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Wake Up Call: Paul Hastings Reports Banner Year

March 1, 2016, 1:14 PM

• Paul Hastings reported that 2015 was its most profitable year ever , with gross revenue up 5.6 percent to $1.06 billion, profits per partner up 6.1 percent to $2.5 million, and revenue per lawyer rising 1.1 percent to $1.16 million at the 912-lawyer firm. (American Lawyer)

• A new survey found that 14 percent of CISOs report directly to their CEO , yet 82 percent of survey respondents said their boards are concerned/very concerned about cyber security. (Legaltech News)

• Half of the respondents in Indiana University’s survey on 22,000 law students reported “ experiencing high levels of stress and anxiety while on campus, and 51 percent of those students said debt and financial concerns contributed to their stress.” (National Law Journal)

• The White House is vetting U.S. District Judge Ketanji Brown Jackson in Washington, D.C., a former member of the U.S. Sentencing Commission, to fill Justice Antonin Scalia’s seat on the U.S. Supreme Court, according to a source contacted as part of the process. (National Law Journal)

Legal Market:

• A look at Quinn Emanuel’s London office : Launched in 2008, revenue has consisently grown and may be the best office in the firm for associates looking to make partner. (The Lawyer)

• An analysis of the top 50 U.K. firms found that total net cash rose by 159 percent last year. (The Lawyer)

• Monsanto GC Dave Snively on the attorneys he hires: “You have to be completely committed to us because we are a controversial company.” Part II interview . (Big Law Business)

• On Monday, the U.S. Supreme Court rejected about 500 appeals without comment. Today, it will issue opinions for the first time since Scalia’s death, and later this term it will hear appeals including on cases over union fees, consumer lawsuits, undocumented immigrants and Obamacare’s contraceptive rules. (Big Law Business/Bloomberg)

• Justice Clarence Thomas broke his decade-long silence during U.S. Supreme Court arguments Monday, asking almost a dozen questions in a case involving gun ownership by people convicted of domestic violence. (Big Law Business/Bloomberg)

• The American Lawyer’s special report on Millienials, adults between the ages of 18 and 35, notes they may be the “The Screwed Generation,” with heavy debt and fewer job opportunities. (American Lawyer)

Laterals and moves:

• Corporate finance lawyer Alison Boren and corporate mergers and acquisitions lawyer William Howell have joined Sidley Austin in Dallas, coming from Baker Botts. (Texas Lawyer)

• Simpson Thacher & Bartlett Hong Kong partner Leiming Chen is leaving to join longtime client Alibaba Holdings Ltd.'s affiliate company Ant Financial Services Group as general counsel. (Asian Lawyer)

• Former Howrey chairman Robert Ruyak’s litigation boutique has expanded to about 10 partners , including recently Wilmer Cutler’s Palo Alto-based IP litigation partner Song Zhu and Haynes and Boone antitrust and health care partner Richard Ripley, who is based in D.C. The three-month-old RuyakCherian still has only a placeholder website. (American Lawyer)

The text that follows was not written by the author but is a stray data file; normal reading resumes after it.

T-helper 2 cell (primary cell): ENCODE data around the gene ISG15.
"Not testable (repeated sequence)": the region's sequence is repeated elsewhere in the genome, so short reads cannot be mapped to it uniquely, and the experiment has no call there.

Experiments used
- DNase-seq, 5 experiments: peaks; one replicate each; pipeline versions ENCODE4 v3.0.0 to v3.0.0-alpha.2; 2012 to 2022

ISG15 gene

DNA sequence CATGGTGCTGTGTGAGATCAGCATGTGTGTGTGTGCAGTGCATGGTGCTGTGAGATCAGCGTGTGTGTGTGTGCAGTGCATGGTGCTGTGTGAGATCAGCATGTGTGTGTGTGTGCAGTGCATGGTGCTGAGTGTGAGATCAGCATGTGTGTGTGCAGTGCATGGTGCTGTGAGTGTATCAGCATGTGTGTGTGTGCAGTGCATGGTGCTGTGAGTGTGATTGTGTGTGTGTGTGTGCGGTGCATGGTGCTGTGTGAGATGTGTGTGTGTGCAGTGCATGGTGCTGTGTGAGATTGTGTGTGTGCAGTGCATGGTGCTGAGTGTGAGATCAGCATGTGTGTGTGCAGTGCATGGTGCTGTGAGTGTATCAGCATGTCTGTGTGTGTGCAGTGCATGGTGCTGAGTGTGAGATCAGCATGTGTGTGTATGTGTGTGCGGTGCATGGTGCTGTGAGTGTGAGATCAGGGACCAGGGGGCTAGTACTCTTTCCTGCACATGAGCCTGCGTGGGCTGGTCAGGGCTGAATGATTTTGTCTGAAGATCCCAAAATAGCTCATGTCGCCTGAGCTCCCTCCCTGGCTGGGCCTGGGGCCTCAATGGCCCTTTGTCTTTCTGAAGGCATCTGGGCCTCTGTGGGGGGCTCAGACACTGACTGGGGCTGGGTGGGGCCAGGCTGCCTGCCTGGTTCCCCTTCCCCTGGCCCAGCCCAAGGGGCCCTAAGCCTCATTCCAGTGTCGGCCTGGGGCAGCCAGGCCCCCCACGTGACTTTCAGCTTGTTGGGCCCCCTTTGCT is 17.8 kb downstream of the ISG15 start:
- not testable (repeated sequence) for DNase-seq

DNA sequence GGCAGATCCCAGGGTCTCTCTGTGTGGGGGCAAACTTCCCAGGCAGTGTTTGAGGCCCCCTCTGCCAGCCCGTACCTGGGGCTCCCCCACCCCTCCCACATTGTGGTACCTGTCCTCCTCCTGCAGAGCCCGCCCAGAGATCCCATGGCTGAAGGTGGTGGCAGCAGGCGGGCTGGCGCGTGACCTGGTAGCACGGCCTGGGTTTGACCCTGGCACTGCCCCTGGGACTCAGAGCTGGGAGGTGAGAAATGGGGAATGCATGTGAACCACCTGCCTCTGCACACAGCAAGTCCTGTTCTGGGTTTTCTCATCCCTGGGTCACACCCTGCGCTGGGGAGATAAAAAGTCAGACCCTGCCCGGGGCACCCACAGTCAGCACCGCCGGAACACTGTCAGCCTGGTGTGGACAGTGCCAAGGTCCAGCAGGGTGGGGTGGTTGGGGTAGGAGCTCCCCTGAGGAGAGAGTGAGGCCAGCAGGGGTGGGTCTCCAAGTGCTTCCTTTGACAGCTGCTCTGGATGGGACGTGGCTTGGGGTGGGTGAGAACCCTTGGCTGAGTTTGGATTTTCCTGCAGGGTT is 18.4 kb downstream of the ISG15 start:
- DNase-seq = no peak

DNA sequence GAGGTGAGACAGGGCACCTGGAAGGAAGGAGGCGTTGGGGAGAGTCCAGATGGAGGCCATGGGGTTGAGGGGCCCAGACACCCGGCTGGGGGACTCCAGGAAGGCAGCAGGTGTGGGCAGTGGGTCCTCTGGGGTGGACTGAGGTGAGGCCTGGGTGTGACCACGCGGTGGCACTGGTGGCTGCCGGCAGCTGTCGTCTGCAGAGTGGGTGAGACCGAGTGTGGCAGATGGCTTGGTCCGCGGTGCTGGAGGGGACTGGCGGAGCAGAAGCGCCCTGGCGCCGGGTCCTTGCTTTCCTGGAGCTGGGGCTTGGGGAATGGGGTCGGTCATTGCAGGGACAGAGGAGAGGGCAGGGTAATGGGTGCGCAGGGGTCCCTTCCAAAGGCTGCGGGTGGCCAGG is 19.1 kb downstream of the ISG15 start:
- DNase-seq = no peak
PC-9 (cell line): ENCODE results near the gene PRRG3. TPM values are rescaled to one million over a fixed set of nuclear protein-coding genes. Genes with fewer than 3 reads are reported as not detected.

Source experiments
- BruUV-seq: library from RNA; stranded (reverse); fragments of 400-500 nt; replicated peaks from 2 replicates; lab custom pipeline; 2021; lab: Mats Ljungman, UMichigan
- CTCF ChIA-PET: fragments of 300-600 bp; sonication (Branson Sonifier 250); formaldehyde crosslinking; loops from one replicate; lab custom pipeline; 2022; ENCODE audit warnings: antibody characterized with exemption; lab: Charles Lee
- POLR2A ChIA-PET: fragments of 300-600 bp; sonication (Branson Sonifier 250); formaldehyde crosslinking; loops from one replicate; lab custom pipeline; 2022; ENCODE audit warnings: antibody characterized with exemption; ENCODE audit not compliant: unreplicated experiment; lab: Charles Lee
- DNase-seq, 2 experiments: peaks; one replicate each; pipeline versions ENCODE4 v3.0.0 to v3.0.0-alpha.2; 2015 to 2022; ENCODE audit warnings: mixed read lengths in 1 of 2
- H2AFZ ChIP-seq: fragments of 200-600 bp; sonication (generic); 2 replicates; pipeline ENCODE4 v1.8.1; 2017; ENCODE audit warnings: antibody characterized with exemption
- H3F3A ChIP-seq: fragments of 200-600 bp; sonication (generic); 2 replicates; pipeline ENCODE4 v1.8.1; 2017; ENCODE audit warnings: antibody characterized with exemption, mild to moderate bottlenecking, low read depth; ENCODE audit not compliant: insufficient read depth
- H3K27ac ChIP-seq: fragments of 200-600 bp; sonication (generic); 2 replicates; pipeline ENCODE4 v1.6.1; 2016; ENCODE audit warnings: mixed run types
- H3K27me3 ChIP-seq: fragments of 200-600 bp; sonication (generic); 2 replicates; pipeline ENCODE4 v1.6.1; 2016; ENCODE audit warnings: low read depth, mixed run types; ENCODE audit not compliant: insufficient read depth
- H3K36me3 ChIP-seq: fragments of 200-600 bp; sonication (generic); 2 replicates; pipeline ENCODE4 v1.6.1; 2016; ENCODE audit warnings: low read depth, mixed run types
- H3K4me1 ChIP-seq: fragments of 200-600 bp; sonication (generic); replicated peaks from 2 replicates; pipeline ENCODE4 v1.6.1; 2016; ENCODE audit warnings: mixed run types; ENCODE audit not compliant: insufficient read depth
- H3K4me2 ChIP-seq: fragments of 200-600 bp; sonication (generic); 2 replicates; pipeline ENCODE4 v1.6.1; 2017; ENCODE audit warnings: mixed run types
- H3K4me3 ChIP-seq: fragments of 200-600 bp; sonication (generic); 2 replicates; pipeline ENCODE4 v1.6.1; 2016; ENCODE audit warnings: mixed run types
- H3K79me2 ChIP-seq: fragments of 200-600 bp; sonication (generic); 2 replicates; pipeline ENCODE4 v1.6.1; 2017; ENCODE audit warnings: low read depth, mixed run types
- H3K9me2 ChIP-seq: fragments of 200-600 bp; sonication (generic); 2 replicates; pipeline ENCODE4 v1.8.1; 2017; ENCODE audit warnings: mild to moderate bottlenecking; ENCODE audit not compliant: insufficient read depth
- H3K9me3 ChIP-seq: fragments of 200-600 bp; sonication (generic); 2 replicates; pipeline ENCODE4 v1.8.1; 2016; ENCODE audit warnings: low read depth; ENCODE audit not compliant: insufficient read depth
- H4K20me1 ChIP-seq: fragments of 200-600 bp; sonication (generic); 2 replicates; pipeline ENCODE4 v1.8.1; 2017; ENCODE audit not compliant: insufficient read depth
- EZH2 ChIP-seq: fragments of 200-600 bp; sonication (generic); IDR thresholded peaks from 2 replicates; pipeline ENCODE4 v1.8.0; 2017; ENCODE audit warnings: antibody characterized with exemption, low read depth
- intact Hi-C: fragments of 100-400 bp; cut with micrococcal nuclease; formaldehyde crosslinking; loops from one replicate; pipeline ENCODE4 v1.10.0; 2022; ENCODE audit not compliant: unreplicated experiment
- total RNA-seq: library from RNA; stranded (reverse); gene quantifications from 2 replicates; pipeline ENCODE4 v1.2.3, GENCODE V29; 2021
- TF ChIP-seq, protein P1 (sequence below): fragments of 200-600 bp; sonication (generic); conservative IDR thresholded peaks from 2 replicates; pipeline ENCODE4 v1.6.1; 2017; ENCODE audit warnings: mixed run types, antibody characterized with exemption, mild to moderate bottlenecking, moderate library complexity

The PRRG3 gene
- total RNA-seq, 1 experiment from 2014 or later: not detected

• After adding 20 lawyers last year, Covington & Burling continues to grow its government contracts practice with the addition of Peter Hutt II, previously a partner at Akin Gump. (Big Law Business)

Technology:

• The CEO and founder of Rocket Lawyer, Charley Moore, speaks about the quick demise of his pilot project with the ABA, which was meant to connect lawyers with his clients looking for low-cost legal services but faced heavy opposition from several local bar associations. “Instead of recognizing the partnership and pilot program as an opportunity for attorneys to attract new clients,” he said, “they seem to be focused solely on price protection and throttling competition.” (Big Law Business)

• The digital forensics market is expected to reach $4.8 billion by 2020, according to a report by IndustryARC, with 60 percent of the market in the Americas, followed by Europe. (Legaltech News)

A list of five pitfalls to avoid when selecting enterprise software. (Legaltech News)

• A federal magistrate in New York on Monday denied the government’s request to force Apple to help unlock an iPhone at the center of a drug investigation — a decision that intensifies the ongoing legal standoff between the tech giant and the Justice Department. (Politico)

• The European Commission published details of its transatlantic“Privacy Shield” agreement, which replaces the earlier Safe Harbour framework. (Ars Technica)

LegalShift, a new company founded by Dan Safran that seeks to advise corporate law departments and law firms on Lean Six Sigma and other efficiency optimization announced launched this week — the latest sign that legal operations specialists are growing more important. (Big Law Business)

Miscellaneous:

• Robert Maldonado, head of the Hispanic National Bar Association, on Monday demanded an apology from Donald Trump for alleging that the judge presiding over a class action involving Trump University is biased against the Republican presidential candidate. (National Law Journal)

More than a third of attorneys are problem drinkers and over a quarter are clinically depressed, reports a study just released in the Journal of Addiction Medicine. (National Law Journal)

Portrait of a Millenial ? Fennemore Craig’s James Goodnow is a personal injury whose “ease with technology and his desire to chart his own course is widely shared by his peers,” and possibly a sign of what the legal profession will look like in the future. (American Lawyer)

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